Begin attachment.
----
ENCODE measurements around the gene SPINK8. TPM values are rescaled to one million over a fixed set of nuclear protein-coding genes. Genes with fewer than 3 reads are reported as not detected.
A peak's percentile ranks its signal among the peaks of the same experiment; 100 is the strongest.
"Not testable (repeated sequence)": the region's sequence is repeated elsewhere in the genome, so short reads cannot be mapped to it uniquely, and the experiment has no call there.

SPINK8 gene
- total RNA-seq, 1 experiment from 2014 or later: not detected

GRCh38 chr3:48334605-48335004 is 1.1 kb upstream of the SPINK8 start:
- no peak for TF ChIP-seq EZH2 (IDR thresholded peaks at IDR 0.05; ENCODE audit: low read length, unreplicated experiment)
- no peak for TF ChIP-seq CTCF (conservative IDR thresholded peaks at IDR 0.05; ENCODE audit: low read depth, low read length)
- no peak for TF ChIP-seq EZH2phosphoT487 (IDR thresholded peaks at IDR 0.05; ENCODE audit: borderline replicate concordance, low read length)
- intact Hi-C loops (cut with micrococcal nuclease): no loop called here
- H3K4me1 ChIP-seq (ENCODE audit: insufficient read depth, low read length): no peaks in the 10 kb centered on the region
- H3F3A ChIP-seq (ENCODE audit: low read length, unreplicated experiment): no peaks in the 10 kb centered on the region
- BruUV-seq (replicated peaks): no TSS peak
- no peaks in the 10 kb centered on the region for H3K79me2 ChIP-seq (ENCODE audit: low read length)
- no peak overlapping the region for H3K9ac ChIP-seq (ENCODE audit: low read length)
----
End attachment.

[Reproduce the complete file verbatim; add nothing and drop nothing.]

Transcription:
ENCODE measurements around the gene SPINK8. TPM values are rescaled to one million over a fixed set of nuclear protein-coding genes. Genes with fewer than 3 reads are reported as not detected.
A peak's percentile ranks its signal among the peaks of the same experiment; 100 is the strongest.
"Not testable (repeated sequence)": the region's sequence is repeated elsewhere in the genome, so short reads cannot be mapped to it uniquely, and the experiment has no call there.

SPINK8 gene
- total RNA-seq, 1 experiment from 2014 or later: not detected

GRCh38 chr3:48334605-48335004 is 1.1 kb upstream of the SPINK8 start:
- no peak for TF ChIP-seq EZH2 (IDR thresholded peaks at IDR 0.05; ENCODE audit: low read length, unreplicated experiment)
- no peak for TF ChIP-seq CTCF (conservative IDR thresholded peaks at IDR 0.05; ENCODE audit: low read depth, low read length)
- no peak for TF ChIP-seq EZH2phosphoT487 (IDR thresholded peaks at IDR 0.05; ENCODE audit: borderline replicate concordance, low read length)
- intact Hi-C loops (cut with micrococcal nuclease): no loop called here
- H3K4me1 ChIP-seq (ENCODE audit: insufficient read depth, low read length): no peaks in the 10 kb centered on the region
- H3F3A ChIP-seq (ENCODE audit: low read length, unreplicated experiment): no peaks in the 10 kb centered on the region
- BruUV-seq (replicated peaks): no TSS peak
- no peaks in the 10 kb centered on the region for H3K79me2 ChIP-seq (ENCODE audit: low read length)
- no peak overlapping the region for H3K9ac ChIP-seq (ENCODE audit: low read length)